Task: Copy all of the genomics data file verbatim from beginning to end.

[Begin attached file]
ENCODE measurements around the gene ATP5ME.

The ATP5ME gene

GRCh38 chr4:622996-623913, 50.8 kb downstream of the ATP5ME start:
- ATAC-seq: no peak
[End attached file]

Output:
ENCODE measurements around the gene ATP5ME.

The ATP5ME gene

GRCh38 chr4:622996-623913, 50.8 kb downstream of the ATP5ME start:
- ATAC-seq: no peak